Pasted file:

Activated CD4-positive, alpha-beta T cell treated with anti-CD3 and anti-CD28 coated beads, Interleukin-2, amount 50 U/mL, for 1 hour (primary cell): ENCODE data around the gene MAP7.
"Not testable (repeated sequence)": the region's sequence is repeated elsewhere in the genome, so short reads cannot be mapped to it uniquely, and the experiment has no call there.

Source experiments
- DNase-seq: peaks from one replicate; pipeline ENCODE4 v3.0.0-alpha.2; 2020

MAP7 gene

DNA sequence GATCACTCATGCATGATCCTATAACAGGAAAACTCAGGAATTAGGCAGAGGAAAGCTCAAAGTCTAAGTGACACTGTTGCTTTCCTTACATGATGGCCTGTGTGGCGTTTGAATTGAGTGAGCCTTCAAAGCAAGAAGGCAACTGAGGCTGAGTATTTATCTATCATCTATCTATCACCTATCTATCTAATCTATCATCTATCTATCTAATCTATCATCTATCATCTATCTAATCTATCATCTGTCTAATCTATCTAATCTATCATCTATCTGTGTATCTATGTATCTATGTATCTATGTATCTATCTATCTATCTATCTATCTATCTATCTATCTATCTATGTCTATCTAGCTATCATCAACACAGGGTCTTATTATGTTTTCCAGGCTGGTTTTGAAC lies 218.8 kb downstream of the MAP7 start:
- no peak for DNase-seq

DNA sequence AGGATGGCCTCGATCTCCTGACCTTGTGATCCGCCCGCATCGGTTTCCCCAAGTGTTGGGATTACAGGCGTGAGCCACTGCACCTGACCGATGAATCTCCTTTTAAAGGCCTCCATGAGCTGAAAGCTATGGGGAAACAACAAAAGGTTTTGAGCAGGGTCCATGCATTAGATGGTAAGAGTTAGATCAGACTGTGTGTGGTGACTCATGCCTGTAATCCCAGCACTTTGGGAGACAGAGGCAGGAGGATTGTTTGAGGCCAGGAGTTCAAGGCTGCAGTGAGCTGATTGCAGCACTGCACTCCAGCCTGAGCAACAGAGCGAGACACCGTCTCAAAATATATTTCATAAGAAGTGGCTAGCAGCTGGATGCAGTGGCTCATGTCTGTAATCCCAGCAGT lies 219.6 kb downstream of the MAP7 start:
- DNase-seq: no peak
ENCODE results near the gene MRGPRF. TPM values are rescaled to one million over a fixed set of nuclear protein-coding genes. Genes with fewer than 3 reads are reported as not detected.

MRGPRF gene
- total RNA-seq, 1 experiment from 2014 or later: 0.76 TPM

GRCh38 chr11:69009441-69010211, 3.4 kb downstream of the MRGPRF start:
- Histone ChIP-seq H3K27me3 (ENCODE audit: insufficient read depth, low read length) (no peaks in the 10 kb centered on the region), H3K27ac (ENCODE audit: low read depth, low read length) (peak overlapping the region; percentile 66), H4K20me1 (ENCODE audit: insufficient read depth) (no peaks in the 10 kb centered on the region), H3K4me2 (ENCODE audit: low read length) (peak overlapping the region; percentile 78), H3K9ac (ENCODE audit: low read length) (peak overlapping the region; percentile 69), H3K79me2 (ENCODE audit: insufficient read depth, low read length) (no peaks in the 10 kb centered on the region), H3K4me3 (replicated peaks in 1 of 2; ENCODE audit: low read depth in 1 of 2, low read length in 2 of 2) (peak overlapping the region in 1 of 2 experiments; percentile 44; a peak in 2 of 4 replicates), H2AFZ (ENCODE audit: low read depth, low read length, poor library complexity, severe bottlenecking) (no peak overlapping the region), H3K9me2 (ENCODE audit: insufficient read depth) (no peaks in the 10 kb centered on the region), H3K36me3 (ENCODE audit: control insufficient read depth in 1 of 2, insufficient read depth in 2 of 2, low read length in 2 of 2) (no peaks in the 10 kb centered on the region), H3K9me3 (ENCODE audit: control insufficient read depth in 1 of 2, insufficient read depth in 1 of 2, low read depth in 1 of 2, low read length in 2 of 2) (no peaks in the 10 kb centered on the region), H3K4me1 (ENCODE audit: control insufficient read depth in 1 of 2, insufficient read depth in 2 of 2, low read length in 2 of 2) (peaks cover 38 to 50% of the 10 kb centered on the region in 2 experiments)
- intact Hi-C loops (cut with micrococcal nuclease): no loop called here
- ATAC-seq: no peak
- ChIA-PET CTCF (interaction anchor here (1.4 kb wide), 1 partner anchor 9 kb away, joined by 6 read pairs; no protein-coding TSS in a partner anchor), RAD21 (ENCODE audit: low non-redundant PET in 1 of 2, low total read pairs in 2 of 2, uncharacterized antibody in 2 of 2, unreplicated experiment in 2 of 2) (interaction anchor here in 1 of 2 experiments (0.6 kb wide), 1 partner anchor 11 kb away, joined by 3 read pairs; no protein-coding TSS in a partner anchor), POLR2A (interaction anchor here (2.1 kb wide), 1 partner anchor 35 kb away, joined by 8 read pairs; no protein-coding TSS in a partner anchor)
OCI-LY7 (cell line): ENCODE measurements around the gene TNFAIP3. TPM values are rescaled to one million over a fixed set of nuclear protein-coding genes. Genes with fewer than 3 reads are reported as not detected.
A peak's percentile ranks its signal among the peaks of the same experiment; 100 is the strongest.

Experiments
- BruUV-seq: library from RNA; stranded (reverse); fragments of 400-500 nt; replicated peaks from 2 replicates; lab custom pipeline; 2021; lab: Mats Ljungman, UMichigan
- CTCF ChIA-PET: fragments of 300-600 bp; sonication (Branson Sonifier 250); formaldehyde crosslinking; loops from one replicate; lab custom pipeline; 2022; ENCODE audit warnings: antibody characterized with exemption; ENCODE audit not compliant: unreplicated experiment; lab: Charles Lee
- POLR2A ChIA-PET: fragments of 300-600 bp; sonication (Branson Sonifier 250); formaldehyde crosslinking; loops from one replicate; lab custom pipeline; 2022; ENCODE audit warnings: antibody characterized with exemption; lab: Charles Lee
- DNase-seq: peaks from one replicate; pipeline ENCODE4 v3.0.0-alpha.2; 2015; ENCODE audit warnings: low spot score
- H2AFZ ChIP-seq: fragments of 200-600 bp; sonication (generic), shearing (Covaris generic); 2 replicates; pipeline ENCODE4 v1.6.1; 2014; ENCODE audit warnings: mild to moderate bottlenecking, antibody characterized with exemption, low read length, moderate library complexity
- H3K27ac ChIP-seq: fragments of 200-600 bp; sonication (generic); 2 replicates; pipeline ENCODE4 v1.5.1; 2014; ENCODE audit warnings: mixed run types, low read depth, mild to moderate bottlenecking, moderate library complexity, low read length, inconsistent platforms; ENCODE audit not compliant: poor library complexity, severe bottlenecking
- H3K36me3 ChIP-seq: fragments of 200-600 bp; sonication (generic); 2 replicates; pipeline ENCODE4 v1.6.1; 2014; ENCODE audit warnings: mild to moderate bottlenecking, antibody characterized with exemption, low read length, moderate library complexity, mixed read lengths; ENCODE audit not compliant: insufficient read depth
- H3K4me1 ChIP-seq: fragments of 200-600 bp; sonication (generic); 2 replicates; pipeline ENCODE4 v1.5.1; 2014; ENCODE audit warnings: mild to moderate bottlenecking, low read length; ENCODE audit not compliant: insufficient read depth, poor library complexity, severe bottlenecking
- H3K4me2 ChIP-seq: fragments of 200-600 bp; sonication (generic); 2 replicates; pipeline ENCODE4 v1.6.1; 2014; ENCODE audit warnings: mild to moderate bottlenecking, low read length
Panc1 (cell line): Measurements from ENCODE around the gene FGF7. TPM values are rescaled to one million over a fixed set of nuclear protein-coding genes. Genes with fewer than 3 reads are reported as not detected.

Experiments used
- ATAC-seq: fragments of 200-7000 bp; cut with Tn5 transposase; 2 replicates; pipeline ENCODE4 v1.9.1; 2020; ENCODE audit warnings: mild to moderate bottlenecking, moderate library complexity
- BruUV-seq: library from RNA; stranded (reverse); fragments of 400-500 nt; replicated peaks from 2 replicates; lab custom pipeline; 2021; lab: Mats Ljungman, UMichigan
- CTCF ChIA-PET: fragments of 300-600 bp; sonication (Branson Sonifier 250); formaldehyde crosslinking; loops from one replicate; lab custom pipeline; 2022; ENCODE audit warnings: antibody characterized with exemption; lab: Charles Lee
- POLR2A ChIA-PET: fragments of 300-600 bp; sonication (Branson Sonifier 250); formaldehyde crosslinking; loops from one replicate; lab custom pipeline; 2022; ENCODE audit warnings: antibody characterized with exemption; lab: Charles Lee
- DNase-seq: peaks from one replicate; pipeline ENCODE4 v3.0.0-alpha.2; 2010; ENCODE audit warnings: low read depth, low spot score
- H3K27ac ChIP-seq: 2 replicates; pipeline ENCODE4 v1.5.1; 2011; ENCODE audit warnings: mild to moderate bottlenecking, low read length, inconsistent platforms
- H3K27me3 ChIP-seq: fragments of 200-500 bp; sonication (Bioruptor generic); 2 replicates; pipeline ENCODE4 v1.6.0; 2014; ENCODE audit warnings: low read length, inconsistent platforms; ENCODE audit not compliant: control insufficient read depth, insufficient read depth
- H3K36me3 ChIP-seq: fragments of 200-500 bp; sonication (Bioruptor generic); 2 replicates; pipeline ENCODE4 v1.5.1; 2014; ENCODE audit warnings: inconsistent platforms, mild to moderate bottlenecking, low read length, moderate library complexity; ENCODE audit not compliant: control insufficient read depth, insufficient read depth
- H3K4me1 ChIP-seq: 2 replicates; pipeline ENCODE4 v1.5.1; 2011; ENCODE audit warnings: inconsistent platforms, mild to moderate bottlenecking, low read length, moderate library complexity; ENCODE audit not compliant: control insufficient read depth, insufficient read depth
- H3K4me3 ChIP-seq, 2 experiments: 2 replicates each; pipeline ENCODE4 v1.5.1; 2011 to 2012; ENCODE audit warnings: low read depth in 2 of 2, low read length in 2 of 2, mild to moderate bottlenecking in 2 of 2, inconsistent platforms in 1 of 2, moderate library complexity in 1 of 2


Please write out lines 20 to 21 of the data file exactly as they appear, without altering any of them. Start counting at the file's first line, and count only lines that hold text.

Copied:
Experiments
- BruUV-seq: library from RNA; stranded (reverse); fragments of 400-500 nt; replicated peaks from 2 replicates; lab custom pipeline; 2021; lab: Mats Ljungman, UMichigan